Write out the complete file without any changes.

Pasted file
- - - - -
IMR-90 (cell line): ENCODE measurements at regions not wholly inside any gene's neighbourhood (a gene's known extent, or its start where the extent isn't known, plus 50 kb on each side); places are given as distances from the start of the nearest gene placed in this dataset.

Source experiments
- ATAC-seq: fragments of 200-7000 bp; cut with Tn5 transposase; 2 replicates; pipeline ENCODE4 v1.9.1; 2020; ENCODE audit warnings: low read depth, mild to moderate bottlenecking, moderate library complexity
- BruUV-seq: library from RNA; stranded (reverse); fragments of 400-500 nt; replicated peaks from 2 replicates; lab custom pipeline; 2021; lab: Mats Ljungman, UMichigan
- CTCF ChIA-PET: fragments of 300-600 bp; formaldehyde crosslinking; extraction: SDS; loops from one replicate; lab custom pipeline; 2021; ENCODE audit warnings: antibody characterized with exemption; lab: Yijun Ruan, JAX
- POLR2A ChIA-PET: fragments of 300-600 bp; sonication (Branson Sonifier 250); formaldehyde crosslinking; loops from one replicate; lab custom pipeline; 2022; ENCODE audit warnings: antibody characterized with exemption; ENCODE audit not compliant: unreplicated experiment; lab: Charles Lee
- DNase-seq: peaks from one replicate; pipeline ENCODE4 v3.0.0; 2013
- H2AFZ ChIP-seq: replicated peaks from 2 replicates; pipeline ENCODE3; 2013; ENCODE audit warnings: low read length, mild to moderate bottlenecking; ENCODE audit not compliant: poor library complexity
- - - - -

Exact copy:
IMR-90 (cell line): ENCODE measurements at regions not wholly inside any gene's neighbourhood (a gene's known extent, or its start where the extent isn't known, plus 50 kb on each side); places are given as distances from the start of the nearest gene placed in this dataset.

Source experiments
- ATAC-seq: fragments of 200-7000 bp; cut with Tn5 transposase; 2 replicates; pipeline ENCODE4 v1.9.1; 2020; ENCODE audit warnings: low read depth, mild to moderate bottlenecking, moderate library complexity
- BruUV-seq: library from RNA; stranded (reverse); fragments of 400-500 nt; replicated peaks from 2 replicates; lab custom pipeline; 2021; lab: Mats Ljungman, UMichigan
- CTCF ChIA-PET: fragments of 300-600 bp; formaldehyde crosslinking; extraction: SDS; loops from one replicate; lab custom pipeline; 2021; ENCODE audit warnings: antibody characterized with exemption; lab: Yijun Ruan, JAX
- POLR2A ChIA-PET: fragments of 300-600 bp; sonication (Branson Sonifier 250); formaldehyde crosslinking; loops from one replicate; lab custom pipeline; 2022; ENCODE audit warnings: antibody characterized with exemption; ENCODE audit not compliant: unreplicated experiment; lab: Charles Lee
- DNase-seq: peaks from one replicate; pipeline ENCODE4 v3.0.0; 2013
- H2AFZ ChIP-seq: replicated peaks from 2 replicates; pipeline ENCODE3; 2013; ENCODE audit warnings: low read length, mild to moderate bottlenecking; ENCODE audit not compliant: poor library complexity